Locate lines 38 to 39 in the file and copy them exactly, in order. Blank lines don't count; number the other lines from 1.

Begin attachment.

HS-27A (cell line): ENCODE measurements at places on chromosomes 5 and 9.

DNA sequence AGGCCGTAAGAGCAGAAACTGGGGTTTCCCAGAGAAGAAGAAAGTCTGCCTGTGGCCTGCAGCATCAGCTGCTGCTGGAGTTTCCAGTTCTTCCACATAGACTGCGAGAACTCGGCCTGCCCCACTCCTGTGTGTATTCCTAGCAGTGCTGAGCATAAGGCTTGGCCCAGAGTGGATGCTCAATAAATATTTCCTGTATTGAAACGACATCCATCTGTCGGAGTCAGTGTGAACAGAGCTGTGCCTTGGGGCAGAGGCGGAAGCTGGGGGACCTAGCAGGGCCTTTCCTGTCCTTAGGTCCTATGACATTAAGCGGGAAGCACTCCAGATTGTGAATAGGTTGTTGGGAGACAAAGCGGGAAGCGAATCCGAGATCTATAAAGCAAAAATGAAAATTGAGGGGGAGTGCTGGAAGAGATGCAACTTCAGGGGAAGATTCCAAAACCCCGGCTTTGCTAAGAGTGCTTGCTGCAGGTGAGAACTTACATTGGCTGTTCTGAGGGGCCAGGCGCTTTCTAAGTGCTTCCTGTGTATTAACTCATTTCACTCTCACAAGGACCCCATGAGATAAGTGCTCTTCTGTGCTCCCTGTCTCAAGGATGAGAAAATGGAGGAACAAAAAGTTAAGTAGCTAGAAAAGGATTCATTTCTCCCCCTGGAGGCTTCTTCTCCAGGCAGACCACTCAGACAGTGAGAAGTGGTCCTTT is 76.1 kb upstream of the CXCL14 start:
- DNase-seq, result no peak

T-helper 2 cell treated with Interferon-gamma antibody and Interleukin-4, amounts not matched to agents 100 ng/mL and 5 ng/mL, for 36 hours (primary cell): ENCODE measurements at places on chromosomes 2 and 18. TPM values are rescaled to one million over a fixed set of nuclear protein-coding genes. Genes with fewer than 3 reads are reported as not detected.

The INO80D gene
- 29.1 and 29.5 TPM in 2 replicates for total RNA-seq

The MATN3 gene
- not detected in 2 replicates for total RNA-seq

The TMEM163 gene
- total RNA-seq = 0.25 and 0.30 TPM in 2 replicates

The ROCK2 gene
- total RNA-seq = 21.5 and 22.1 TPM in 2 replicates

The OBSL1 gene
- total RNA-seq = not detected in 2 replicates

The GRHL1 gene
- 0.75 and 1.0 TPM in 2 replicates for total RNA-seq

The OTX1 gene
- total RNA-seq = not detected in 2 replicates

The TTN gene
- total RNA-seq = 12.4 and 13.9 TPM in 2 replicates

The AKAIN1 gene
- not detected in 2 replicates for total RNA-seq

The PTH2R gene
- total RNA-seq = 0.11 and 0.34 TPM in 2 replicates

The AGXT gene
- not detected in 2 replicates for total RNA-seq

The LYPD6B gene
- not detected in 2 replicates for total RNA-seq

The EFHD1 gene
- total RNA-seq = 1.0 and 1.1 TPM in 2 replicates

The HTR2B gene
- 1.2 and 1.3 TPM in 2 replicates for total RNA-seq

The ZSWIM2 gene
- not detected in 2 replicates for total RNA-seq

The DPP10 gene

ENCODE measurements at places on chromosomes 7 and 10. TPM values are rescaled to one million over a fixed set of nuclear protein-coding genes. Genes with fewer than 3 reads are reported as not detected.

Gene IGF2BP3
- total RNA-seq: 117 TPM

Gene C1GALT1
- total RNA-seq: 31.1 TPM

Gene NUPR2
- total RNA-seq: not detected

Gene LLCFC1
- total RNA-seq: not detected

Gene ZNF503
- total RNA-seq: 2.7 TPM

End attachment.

- total RNA-seq: 117 TPM

Gene C1GALT1